LN: There is a beautiful place between beauty and failure that I am always trying to explore. I’m drawn to the beautiful, flawed thing that does its best to keep going. I think that youth and specifically, the girls’ bodies in this film are described in a way that allow them to be both admired and a source of embarrassment. I’m interested in the way that young girls have all this beauty and it’s almost too much for them to handle at times. So, they dress in tiny shorts and wear orange bikinis around strangers — because they’re trying to figure out how to grow up. It’s not always graceful. I think most people can relate to this idea. I really feel for these girls, and I admire their youthful beauty, I understand.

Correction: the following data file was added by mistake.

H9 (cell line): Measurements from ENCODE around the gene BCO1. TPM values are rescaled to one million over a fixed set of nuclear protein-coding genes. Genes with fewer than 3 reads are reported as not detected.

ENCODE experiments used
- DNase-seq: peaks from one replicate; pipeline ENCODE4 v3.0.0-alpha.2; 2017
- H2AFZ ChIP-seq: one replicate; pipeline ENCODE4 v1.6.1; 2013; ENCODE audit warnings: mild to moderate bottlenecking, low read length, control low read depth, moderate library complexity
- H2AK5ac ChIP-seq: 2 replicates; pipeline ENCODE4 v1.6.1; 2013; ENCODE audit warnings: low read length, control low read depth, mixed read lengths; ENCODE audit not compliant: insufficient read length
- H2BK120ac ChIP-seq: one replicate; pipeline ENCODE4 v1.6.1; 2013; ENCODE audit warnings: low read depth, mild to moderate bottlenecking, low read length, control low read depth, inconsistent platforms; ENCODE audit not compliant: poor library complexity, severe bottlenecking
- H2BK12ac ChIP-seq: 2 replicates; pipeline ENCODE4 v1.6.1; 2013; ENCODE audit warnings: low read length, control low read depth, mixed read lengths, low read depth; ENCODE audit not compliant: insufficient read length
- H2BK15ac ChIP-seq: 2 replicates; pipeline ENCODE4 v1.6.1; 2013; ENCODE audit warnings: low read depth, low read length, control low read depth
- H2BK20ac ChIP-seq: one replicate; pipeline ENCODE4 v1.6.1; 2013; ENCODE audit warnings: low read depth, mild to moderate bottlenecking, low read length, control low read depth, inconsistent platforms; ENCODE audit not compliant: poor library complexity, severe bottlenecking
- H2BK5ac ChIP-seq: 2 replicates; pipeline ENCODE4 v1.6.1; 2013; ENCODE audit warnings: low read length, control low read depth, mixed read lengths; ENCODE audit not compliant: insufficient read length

FP: This film and many of your video projects focus on the dynamic between single, lonely men and young girls. What draws you to probe these relationships, and how do you navigate the line between voyeurism and exploitation?
LN: I’m interested in lonely people and the ways in which they navigate lives that they might not be content with. I believe loneliness has a weight — a profound heaviness that all humans have felt. I’ve been interested in exploring the ways two disparate people can end up in a space and try to interact. Physically, the image of the young girl and the older man doesn’t make sense, but it doesn’t mean that they don’t both want things and desire things and need things. I’m interested in the anxieties and desires that these characters share. I’ve always been curious about the ways two people can save each other from loneliness and the ways two figures can transform a room.